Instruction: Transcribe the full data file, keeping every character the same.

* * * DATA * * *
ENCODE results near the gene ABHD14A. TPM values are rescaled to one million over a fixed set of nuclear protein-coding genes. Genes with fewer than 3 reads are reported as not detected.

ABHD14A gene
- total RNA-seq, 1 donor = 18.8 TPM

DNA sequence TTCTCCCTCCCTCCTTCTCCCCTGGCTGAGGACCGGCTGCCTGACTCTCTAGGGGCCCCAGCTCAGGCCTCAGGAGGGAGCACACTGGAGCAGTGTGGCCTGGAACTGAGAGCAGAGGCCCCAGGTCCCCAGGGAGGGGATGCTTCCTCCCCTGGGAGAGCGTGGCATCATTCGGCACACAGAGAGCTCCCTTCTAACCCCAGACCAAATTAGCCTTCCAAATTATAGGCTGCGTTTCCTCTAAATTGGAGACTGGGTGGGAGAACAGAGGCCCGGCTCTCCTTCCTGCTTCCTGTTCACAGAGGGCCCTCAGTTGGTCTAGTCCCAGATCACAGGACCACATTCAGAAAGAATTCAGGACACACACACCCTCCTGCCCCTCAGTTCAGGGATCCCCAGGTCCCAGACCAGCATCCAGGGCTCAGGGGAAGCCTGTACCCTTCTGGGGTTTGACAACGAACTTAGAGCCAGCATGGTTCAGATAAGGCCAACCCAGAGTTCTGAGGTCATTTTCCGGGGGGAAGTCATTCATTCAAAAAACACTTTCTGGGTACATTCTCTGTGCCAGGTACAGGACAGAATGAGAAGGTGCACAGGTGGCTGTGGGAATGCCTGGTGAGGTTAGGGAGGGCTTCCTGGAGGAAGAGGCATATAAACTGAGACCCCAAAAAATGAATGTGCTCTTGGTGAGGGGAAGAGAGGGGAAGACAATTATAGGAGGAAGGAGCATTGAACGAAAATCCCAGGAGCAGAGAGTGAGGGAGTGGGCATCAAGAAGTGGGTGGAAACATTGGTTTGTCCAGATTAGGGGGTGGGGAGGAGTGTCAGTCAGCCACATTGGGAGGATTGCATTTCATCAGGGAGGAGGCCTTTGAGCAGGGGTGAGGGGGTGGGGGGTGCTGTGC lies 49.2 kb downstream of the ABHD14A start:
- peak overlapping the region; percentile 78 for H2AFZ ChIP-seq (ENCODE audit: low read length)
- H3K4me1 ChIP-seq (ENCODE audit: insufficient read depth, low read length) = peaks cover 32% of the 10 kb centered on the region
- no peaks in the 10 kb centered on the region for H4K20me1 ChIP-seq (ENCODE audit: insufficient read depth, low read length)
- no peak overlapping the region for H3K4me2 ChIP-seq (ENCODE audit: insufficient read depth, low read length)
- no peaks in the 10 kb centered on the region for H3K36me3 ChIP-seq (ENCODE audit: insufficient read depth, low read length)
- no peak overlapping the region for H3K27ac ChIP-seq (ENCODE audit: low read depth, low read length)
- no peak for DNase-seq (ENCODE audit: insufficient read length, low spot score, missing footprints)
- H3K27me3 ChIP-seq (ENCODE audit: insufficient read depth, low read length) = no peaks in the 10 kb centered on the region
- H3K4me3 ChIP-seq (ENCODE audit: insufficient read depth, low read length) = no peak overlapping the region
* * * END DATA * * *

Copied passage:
ENCODE results near the gene ABHD14A. TPM values are rescaled to one million over a fixed set of nuclear protein-coding genes. Genes with fewer than 3 reads are reported as not detected.

ABHD14A gene
- total RNA-seq, 1 donor = 18.8 TPM

DNA sequence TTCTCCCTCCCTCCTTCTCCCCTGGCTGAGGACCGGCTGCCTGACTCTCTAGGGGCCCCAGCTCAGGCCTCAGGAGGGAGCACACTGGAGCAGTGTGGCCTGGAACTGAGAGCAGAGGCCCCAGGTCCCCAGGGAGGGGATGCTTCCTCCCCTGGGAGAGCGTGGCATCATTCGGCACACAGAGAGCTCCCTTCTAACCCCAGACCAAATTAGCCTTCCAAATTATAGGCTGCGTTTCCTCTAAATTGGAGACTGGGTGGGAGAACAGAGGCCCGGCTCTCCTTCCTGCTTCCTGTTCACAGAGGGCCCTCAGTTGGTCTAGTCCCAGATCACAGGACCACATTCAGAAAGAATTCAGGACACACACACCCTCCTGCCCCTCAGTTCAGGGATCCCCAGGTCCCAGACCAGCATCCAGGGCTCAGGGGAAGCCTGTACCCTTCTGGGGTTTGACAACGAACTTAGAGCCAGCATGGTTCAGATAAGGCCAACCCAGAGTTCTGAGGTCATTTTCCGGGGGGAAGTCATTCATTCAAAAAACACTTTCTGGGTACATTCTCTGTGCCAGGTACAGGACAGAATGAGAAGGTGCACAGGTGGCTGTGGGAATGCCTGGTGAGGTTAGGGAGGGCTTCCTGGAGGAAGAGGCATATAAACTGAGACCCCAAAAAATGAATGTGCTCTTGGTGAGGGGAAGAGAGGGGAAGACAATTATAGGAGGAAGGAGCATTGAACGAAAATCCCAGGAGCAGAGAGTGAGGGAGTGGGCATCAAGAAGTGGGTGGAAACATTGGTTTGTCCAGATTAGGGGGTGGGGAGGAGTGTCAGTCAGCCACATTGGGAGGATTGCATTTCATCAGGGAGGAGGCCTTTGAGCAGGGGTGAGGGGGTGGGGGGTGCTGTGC lies 49.2 kb downstream of the ABHD14A start:
- peak overlapping the region; percentile 78 for H2AFZ ChIP-seq (ENCODE audit: low read length)
- H3K4me1 ChIP-seq (ENCODE audit: insufficient read depth, low read length) = peaks cover 32% of the 10 kb centered on the region
- no peaks in the 10 kb centered on the region for H4K20me1 ChIP-seq (ENCODE audit: insufficient read depth, low read length)
- no peak overlapping the region for H3K4me2 ChIP-seq (ENCODE audit: insufficient read depth, low read length)
- no peaks in the 10 kb centered on the region for H3K36me3 ChIP-seq (ENCODE audit: insufficient read depth, low read length)
- no peak overlapping the region for H3K27ac ChIP-seq (ENCODE audit: low read depth, low read length)
- no peak for DNase-seq (ENCODE audit: insufficient read length, low spot score, missing footprints)
- H3K27me3 ChIP-seq (ENCODE audit: insufficient read depth, low read length) = no peaks in the 10 kb centered on the region
- H3K4me3 ChIP-seq (ENCODE audit: insufficient read depth, low read length) = no peak overlapping the region